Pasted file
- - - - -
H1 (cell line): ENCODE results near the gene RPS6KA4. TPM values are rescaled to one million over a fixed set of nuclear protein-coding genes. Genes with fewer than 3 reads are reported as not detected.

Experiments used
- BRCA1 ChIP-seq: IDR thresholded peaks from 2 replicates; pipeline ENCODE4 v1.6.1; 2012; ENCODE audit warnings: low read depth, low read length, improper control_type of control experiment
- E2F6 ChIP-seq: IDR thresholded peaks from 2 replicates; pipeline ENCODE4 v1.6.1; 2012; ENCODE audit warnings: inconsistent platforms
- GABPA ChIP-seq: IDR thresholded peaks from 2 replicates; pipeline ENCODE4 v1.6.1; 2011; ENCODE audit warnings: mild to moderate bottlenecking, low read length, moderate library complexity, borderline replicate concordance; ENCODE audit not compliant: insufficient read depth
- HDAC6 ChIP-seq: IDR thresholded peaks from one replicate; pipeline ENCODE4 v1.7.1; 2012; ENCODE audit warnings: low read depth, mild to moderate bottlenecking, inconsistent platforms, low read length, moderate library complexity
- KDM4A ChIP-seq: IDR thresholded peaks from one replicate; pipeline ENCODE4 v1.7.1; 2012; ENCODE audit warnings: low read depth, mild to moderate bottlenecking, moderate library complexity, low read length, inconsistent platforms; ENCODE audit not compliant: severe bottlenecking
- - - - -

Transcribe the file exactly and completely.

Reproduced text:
H1 (cell line): ENCODE results near the gene RPS6KA4. TPM values are rescaled to one million over a fixed set of nuclear protein-coding genes. Genes with fewer than 3 reads are reported as not detected.

Experiments used
- BRCA1 ChIP-seq: IDR thresholded peaks from 2 replicates; pipeline ENCODE4 v1.6.1; 2012; ENCODE audit warnings: low read depth, low read length, improper control_type of control experiment
- E2F6 ChIP-seq: IDR thresholded peaks from 2 replicates; pipeline ENCODE4 v1.6.1; 2012; ENCODE audit warnings: inconsistent platforms
- GABPA ChIP-seq: IDR thresholded peaks from 2 replicates; pipeline ENCODE4 v1.6.1; 2011; ENCODE audit warnings: mild to moderate bottlenecking, low read length, moderate library complexity, borderline replicate concordance; ENCODE audit not compliant: insufficient read depth
- HDAC6 ChIP-seq: IDR thresholded peaks from one replicate; pipeline ENCODE4 v1.7.1; 2012; ENCODE audit warnings: low read depth, mild to moderate bottlenecking, inconsistent platforms, low read length, moderate library complexity
- KDM4A ChIP-seq: IDR thresholded peaks from one replicate; pipeline ENCODE4 v1.7.1; 2012; ENCODE audit warnings: low read depth, mild to moderate bottlenecking, moderate library complexity, low read length, inconsistent platforms; ENCODE audit not compliant: severe bottlenecking